My Officemate/Roommate

My new office is in the environmental science department (which is the department that actually funds my research, even though my affiliation is with statistics). One of my officemates is a new Ph.D. student in environmental science who has the same advisor as me (i.e., he’s part of my “research group,” in a broad sense). He’s originally from (a Scandinavian country), and he just arrived less than three weeks ago, so he hasn’t yet found a permanent place to live for the year. He was sleeping on the floor of a friend on campus, so I offered my place as an alternative (with my roommate’s permission, of course). I don’t have an extra bed, but I have lots of space and a couch (which is technically in the living room aka my roommate’s room). He took me up on my offer late last week, and he’s been staying with me for the last four nights (tonight will make five). He sleeps in my room, using the couch cushions as a bed on the floor.

Quick side story. My old roommate from last year graduated and moved out at the end of the summer, so a new student fresh from undergrad took his place (he’s so young!). He’s a lot cleaner than my old roommate, so I never have to worry about a powerful stench coming from my kitchen anymore. He actually does his dishes right after using them, which is the same way I was taught to do dishes. We get along pretty well too. We’ve gone grocery shopping together twice in the last three weeks, and I sometimes chat with him after I get home late from my office. It’s been good living with my new roommate.

Anyway, back to my officemate, who I guess is currently my officemate/roommate. It’s been a lot of fun having my officemate stay with me. I get a lot of opportunities to get to know him. He a tall, blond, athletic straight guy. He’s exactly my type of guy, except for the straight part. More importantly, he’s a really nice guy. His two best friends are gay, and he even let one of them stay with him rent-free for a year. He also plays the saxophone and used to be on his college rowing team. I could probably gush about him more, but I trying really hard not to crush on him. It doesn’t help that he sleeps in his underwear…

Since my officemate is so new,  the department hasn’t made him an office key yet, so he relies on me (or our other officemates) to open the door for him. I like that he relies on me for both opening the office door and for a place to stay. It somehow makes me feel valued or important on some small level. The shallow/self-deprecating side of me thinks I like to be needed by good looking people because it somehow makes me feel better about myself.

Regardless, I like having a friend around. I’ve been in my office so much lately that I don’t see my other friends very much. I spend most of my time with my advisor (I’m turning into his right-hand man), so it’s great that there’s someone else around I can talk to.


Belated Four Year Anniversary

September 28th was the four year anniversary of this blog. I’ve been unbelievably busy lately, seemingly more than ever before (but I always seem to say that).

Some landmarks from the last year:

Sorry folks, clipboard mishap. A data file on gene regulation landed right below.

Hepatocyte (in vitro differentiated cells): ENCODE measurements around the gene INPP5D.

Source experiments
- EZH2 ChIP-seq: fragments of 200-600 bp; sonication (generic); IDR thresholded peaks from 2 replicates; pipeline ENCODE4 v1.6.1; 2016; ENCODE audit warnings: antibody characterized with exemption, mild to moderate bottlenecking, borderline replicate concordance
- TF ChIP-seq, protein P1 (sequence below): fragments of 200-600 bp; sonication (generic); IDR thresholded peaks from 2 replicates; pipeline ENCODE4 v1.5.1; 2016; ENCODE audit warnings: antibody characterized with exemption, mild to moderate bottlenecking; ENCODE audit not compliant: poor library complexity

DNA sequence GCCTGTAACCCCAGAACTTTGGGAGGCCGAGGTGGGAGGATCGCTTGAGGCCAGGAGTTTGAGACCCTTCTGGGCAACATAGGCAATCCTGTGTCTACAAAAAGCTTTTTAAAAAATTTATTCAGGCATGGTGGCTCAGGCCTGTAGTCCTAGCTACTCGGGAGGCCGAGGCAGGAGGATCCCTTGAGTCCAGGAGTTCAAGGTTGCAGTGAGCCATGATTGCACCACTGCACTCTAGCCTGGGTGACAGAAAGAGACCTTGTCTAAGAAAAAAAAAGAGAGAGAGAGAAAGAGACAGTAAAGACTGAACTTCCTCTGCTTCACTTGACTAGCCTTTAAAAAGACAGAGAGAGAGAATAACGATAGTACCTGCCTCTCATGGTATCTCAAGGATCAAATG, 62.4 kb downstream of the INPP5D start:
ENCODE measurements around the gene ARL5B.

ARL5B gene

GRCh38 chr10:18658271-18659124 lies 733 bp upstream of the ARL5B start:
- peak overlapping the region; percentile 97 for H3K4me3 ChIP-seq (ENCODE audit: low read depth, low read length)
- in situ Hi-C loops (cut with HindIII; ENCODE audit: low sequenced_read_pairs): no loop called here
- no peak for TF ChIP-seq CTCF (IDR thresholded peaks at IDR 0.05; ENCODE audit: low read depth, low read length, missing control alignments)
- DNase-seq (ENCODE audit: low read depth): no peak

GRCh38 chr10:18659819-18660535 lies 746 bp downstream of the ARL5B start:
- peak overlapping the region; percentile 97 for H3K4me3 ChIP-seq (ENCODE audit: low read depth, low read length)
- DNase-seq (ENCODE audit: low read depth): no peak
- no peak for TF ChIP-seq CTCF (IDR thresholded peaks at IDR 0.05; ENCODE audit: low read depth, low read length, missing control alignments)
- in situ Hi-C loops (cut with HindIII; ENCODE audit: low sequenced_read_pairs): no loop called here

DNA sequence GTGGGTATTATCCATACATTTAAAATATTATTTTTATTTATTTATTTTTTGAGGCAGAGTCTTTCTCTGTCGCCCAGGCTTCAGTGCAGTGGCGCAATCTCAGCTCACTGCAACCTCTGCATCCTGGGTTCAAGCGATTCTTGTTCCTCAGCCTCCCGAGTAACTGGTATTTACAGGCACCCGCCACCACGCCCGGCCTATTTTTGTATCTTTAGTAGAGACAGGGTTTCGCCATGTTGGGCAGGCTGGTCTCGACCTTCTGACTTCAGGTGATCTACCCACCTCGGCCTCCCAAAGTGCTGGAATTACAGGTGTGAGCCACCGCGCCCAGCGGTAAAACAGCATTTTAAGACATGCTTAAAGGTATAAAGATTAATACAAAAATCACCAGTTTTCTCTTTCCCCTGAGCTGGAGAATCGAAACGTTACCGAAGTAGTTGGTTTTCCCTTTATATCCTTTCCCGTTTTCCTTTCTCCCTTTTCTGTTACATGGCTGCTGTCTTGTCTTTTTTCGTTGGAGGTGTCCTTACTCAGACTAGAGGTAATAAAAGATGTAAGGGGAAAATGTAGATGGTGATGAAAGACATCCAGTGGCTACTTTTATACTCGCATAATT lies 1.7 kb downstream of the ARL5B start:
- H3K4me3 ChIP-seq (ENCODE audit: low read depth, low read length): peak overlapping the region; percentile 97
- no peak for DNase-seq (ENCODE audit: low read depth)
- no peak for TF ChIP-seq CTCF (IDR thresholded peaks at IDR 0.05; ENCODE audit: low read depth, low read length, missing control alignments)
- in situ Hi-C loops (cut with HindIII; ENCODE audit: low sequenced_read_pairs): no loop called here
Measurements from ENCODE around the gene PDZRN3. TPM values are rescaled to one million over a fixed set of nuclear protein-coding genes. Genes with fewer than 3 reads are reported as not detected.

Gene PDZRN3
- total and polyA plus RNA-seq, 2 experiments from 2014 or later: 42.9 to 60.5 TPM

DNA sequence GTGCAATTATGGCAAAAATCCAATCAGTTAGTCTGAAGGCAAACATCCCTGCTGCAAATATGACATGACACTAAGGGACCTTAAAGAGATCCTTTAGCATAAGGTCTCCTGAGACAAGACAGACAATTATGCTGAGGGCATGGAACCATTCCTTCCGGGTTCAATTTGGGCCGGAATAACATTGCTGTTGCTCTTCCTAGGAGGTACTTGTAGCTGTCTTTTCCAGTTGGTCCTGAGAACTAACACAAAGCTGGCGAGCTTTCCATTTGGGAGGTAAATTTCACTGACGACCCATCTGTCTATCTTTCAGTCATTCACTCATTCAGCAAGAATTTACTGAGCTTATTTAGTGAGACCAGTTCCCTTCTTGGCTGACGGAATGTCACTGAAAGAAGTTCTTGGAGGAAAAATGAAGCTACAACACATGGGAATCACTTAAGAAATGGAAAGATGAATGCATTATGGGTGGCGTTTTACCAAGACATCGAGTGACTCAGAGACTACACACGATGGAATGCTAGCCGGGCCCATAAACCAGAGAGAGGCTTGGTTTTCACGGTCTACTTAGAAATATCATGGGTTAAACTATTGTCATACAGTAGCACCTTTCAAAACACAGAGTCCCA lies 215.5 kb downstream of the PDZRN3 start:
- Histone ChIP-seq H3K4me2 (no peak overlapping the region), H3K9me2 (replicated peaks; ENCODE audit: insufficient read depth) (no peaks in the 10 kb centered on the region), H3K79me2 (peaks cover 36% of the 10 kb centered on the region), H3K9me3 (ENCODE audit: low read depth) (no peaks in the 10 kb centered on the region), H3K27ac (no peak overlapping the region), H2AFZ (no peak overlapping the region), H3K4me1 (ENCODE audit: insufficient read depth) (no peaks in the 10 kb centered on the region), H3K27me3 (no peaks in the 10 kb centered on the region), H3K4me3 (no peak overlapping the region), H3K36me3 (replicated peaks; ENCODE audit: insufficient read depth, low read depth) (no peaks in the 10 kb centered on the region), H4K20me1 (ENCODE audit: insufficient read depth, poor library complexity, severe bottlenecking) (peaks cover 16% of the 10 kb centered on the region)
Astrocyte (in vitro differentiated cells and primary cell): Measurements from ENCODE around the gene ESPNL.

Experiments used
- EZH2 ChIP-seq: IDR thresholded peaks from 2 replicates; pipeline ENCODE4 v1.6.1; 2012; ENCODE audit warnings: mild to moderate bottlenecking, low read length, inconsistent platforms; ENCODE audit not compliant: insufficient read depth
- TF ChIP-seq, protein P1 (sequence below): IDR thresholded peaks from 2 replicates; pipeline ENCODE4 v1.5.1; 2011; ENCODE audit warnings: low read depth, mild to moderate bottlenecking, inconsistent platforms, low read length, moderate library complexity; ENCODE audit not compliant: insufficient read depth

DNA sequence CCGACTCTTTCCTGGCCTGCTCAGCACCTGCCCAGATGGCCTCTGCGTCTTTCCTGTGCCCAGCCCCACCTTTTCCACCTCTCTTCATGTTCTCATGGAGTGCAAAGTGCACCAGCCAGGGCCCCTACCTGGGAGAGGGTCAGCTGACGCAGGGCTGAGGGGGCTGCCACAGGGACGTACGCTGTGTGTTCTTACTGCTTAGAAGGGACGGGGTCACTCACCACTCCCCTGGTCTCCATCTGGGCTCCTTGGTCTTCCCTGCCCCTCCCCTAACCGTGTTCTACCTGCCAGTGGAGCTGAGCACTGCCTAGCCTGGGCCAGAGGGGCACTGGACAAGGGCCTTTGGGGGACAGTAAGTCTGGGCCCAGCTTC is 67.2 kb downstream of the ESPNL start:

I bought a MacBook Air.
I was so sick that I had to miss singing in choir concerts for the first time.
I spent Thanksgiving by myself.
I held my college friend’s baby when he was only a day old.
I was the best man at my high school bestie’s wedding.
I bought an iPhone.
I started doing research in statistics.
My brother became a doctor.

I haven’t mentioned this landmark anywhere, but it happened before September 28th: My advisor got me an office! I share it with seven other people, but at least I have a desk and chair that I can call my own! Unfortunately I’ve been staying there until past midnight for the last two weeks…

My list of landmarks seems to get shorter every year. The next year should be full of interesting decisions and possibly big changes. Stay tuned!

The Hope

The first few weeks of August were some of my busiest of the last year. There was one particular week when I worked until 6am almost every night and even pulled my first all-nighter of the year. The hard work paid off, though. My advisor said that I’m the most productive person out of all of his students, even though I’m the youngest academically (his other students are Ph.D. students and postdocs – I’m the only master’s student).

My advisor gave me the biggest compliment I think I’ve ever received. He called me “The Hope,” as in “The Hope for the Future of Statistics.” It was a nickname that his advisor gave to him, and now he’s passing it to me. I’m apparently a rare breed in that I enjoy applied statistics but don’t shy away from theoretical statistics either. With my math background and workaholic work ethic, my advisor believes I can be a superstar in academia. He gushes about me all the time. I still don’t have such confidence in myself, but I’m definitely flattered by how highly he thinks of me.

Near the end of August, my advisor went on a business trip to Australia for a couple weeks, so I finally got to take a summer break while he was away. I spent a few days visiting my math grad school besties (and their twins!) in Canada and spent the rest of my time at home in LA. Given how focused and productive I was all summer, I assumed that I would still continue to do some work during my break. I surprised myself by how easy it was to stop working.

I had a fantastic break. I hadn’t been home in five months (a long time for me), so I had to see and catch up with a lot of people. My social calendar was completely booked for two weeks straight. I saw family, high school friends, college friends, math grad school friends, old work friends, and even a Target friend. I went to two aquariums (one in Canada, one near LA), Disneyland, Griffith Observatory, and the Hollywood sign (the last two of which I had never been to before).

The problem with my break was that it was too fantastic. My friends kept asking if I will pursue a Ph.D. after I finish my master’s, and I honestly don’t know. I thought I knew what I wanted, but now I’m not so sure. When I’m at school and focused only on statistics, pursuing a Ph.D. seems like the natural progression, especially since my advisor constantly expresses his confidence in me. But when I was at home, it felt so wonderful not to be focused on statistics and to have a life outside of school. I forgot how much I missed my friends and family and how happy I am when I’m around them.